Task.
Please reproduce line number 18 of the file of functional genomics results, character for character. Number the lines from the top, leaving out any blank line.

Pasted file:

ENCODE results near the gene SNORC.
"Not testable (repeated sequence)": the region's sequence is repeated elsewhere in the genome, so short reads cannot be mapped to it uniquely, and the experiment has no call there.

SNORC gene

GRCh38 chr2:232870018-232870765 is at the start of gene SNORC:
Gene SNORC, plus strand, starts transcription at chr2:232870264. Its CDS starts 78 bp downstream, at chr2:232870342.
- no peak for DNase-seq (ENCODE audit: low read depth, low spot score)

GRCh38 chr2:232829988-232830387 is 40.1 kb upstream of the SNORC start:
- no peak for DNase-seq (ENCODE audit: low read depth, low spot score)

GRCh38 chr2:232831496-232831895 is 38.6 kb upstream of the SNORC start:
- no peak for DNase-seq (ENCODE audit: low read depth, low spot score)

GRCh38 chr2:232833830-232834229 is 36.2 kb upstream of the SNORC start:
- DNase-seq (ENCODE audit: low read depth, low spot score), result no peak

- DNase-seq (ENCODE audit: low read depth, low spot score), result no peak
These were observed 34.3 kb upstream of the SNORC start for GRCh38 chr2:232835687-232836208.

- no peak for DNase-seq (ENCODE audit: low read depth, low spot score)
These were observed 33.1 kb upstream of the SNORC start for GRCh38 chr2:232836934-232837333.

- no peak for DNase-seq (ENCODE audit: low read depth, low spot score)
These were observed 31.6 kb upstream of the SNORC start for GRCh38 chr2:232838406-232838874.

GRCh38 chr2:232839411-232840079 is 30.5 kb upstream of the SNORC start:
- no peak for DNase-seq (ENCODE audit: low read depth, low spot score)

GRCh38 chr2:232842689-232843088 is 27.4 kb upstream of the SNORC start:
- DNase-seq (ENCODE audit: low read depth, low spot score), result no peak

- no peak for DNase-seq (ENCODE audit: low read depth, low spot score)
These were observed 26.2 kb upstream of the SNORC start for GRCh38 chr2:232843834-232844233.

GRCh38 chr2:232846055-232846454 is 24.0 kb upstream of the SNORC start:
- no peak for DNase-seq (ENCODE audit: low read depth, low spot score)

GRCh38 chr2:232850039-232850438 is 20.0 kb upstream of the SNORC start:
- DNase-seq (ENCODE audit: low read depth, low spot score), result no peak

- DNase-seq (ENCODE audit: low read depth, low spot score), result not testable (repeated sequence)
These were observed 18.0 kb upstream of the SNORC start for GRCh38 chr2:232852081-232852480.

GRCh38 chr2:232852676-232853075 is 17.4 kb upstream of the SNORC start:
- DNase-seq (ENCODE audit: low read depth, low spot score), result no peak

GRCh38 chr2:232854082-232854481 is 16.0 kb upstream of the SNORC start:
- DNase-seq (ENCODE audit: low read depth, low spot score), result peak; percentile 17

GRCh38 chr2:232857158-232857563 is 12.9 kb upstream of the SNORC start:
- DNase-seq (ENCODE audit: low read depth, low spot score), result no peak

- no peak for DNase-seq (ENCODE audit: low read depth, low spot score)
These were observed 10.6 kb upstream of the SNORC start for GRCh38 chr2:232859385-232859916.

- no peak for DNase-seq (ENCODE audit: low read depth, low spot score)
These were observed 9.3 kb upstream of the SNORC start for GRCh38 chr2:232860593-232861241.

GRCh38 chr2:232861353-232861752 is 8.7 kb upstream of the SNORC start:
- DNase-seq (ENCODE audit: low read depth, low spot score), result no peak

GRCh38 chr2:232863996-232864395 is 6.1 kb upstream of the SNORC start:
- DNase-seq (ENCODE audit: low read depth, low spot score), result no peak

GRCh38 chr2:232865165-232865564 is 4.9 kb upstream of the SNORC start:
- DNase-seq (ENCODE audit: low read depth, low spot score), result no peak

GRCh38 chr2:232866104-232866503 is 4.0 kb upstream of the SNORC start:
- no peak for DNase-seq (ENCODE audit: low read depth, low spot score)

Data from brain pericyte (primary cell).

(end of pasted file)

These were observed 31.6 kb upstream of the SNORC start for GRCh38 chr2:232838406-232838874.